Rather than presenting one dramatically large video installation, as they did for their last show at Locks Gallery, in 2012, the filmmaking team of Matthew Suib and Nadia Hironaka now have taken the opposite approach. Their current show at Locks, "Mirrors, Marks & Loops," is a cineaste's dream and my idea of the perfect visual torment: six videos, all running continuously in the ground-floor gallery.

But Suib and Hironaka have become so good at what they do - making ambitious, witty films that play on the history of the moving image, among other things - that I soon found myself sitting in the dark on various cubes distributed throughout the gallery, watching each video from beginning to end. I think I may have seen the largest of them, Ascension (With Cat), several times, but I have no way of knowing, it being something akin to an abstract painting in flux.

The Continuous Moment imagines that the endless, world-engulfing superstructure called "Continuous Monument," proposed in 1969 by the radical Italian architecture firm Superstudio, has in fact been constructed; it is the cleverest of these latest collaborations.

Borrowing its look from the tongue-in-cheek photo-collages that Superstudio unveiled that year showing the superstructure enveloping parts of major cities, the video displays the superstructure in similarly improbable sites. But it also interjects it into found film footage incorporated in the video, in this case replacing the Queensborough Bridge in the famous nighttime scene from Woody Allen's 1979 film Manhattan. In Suib and Hironaka's version of events, Allen and Diane Keaton look out over the Hudson River toward Long Island City with the decidedly unromantic Continuous Monument looming to their left. To their credit, Suib and Hironaka are not above wanting to get a laugh - and besides, who could possibly resist pairing these images?

Two of the smaller videos, which they call "video portraits" - Post-Perceptual Exercise #1 and Post-Perceptual Exercise #2 - muse on the creative process, the former showing a male artist alone in his studio making a work, the latter a female artist in her studio doing the same, both solitarily reciting passages from Umberto Eco as they work. Seeing the pieces they produce, in which parts of paintings and drawings fly into the air and magically land in new compositions, would seem to be a reference to Suib and Hironaka's own working processes.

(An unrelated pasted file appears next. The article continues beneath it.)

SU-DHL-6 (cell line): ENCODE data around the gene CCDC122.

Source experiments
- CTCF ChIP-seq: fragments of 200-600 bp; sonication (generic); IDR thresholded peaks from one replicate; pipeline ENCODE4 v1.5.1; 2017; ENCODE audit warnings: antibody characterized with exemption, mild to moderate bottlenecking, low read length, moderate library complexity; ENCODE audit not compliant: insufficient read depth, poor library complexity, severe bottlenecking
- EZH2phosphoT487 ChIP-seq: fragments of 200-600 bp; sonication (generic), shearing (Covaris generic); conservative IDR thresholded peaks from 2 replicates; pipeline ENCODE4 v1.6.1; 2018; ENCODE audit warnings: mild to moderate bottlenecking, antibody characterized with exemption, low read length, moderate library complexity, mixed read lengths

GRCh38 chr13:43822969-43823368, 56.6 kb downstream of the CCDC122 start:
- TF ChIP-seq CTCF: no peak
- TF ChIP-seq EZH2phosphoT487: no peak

Their most recent work, a film installation titled Exploded View that comprises two films, struck me as a send-up of westerns, film noir, and early sci-fi. The film projected (yes, by a projector) on the gallery's west wall shows a piece of pyrite - fool's gold - mysteriously spinning above the ground in a green, wooded landscape. Behind that wall, in a former elevator shaft turned temporary makeshift theater, a black-and-white film of a piece of pyrite (also projected) gives the illusion that the rock is suspended in this dark, claustrophobia-inducing space. It's accompanied by a rambling narrative of greed and regret written by Nabil Kashyap and read by an actor in a voice reminiscent of William Holden. Exploded View is a modest, wonderfully strange work that augurs well for the future.

Good neighbors

Pentimenti Gallery's "Sights for When the Sun Arrives," recently extended to July 28, could have been the usual summer gathering of gallery artists. Instead, it's a carefully curated exhibition of gallery artists who set each other off in subtle ways while also hewing to Pentimenti's taste for art that is never exactly what meets the eye.

Derrick Velasquez's two wall sculptures, simply but carefully constructed from strips of marine vinyl laid atop each other, contrast beautifully with Judy Gelles' emblematic, slightly ominous nocturnal photographs of such American icons as mobile homes, a Coke machine, a dock, and a gas station.

The gallery's vault space is the perfect place to contemplate Kevin Finklea's minimal, painted-wood constructions before moving on to Jackie Tileston's colorful, animated fantasies in gouache on black paper. Steven Baris' oil-on-Mylar paintings of architectural forms borrowed from distribution centers show him off for the great colorist he is.

I might have automatically put the more intimate, representational paintings of Anthony Demelas and Kiki Gaffney in a different show, with more like-minded work, but they add a nice, unexpected touch here.

"Galleries" by Edith Newhall and "Art" by Thomas Hine appear in alternating weeks.